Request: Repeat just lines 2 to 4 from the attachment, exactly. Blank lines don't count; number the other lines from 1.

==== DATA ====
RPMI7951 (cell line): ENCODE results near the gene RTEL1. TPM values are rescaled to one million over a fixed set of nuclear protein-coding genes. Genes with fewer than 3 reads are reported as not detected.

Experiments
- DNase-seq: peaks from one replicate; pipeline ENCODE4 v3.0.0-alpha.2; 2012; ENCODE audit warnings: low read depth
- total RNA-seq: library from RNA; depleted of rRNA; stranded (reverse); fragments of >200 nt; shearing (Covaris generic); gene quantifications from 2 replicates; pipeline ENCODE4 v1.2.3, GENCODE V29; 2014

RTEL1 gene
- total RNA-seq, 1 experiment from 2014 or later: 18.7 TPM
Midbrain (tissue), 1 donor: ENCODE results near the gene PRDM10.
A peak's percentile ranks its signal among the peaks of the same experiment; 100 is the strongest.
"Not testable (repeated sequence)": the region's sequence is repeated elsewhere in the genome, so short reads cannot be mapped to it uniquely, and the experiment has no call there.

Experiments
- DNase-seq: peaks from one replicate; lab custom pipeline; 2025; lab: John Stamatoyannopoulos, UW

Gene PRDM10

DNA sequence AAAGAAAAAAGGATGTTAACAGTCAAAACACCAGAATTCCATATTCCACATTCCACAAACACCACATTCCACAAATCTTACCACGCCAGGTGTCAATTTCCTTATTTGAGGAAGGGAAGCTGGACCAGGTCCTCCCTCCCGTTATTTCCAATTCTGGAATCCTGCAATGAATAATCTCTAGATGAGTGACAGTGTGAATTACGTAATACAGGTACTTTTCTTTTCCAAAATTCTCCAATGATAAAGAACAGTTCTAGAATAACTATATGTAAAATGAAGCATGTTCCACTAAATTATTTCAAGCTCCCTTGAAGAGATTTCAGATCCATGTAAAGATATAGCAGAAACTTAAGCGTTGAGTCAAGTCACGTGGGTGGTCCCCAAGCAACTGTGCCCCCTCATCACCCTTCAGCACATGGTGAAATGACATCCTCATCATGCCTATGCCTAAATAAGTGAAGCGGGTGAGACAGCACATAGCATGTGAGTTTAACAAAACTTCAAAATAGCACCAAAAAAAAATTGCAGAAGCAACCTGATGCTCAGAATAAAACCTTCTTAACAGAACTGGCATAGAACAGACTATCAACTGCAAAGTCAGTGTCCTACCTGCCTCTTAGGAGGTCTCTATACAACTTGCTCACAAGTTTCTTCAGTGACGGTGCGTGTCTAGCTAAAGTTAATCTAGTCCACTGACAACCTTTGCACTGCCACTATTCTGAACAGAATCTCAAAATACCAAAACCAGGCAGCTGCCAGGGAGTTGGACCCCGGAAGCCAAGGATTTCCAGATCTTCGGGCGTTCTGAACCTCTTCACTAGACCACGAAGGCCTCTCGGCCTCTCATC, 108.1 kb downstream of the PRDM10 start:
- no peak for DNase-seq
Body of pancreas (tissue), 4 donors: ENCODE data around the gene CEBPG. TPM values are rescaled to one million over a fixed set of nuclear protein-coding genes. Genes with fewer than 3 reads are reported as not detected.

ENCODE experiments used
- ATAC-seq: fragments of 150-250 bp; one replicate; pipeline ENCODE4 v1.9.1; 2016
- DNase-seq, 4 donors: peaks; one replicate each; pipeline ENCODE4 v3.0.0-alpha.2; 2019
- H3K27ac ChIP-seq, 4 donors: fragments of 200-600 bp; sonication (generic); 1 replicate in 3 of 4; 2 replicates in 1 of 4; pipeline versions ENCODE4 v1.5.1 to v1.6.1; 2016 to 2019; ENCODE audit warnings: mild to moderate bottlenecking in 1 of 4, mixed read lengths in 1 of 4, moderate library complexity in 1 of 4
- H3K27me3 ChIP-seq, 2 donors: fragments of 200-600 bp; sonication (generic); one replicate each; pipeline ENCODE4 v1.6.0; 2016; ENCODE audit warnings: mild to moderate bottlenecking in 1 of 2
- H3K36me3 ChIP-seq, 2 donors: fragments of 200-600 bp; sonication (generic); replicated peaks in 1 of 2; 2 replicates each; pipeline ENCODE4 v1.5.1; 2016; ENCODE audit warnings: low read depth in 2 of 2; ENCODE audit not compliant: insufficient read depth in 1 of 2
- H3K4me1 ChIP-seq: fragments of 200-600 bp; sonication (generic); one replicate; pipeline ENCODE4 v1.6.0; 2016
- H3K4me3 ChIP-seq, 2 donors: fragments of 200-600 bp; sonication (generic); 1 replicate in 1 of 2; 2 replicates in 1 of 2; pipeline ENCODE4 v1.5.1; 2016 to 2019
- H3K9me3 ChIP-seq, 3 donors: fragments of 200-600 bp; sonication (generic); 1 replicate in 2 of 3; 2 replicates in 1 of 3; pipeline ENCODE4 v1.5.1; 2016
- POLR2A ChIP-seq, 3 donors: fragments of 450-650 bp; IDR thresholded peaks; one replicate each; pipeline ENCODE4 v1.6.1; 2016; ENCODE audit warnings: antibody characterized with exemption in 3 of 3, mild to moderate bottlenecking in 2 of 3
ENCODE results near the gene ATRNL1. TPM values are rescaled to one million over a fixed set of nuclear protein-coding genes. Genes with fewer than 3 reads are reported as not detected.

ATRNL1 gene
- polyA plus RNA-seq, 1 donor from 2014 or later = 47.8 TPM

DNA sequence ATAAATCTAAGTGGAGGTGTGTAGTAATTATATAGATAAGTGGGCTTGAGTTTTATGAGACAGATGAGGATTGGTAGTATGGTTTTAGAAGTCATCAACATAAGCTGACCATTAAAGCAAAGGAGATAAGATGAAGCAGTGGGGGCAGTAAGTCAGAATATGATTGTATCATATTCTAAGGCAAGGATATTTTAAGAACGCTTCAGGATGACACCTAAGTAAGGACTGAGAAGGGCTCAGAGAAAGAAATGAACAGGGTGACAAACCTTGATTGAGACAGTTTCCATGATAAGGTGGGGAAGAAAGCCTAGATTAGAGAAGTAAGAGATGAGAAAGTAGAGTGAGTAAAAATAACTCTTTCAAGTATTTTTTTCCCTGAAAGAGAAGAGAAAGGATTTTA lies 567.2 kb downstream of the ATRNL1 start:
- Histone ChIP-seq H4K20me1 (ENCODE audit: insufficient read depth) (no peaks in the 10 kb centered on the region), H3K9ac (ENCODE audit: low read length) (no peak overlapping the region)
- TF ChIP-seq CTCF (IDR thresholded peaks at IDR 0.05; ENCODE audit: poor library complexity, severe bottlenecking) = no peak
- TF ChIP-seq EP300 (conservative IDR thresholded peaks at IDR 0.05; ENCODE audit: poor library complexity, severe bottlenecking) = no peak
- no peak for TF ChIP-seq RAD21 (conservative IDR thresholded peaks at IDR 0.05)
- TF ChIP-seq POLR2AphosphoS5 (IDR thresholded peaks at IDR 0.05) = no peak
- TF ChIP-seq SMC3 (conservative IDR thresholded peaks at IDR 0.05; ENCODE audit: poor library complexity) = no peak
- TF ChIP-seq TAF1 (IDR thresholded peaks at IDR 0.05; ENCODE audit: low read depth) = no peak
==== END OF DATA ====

Experiments
- DNase-seq: peaks from one replicate; pipeline ENCODE4 v3.0.0-alpha.2; 2012; ENCODE audit warnings: low read depth
- total RNA-seq: library from RNA; depleted of rRNA; stranded (reverse); fragments of >200 nt; shearing (Covaris generic); gene quantifications from 2 replicates; pipeline ENCODE4 v1.2.3, GENCODE V29; 2014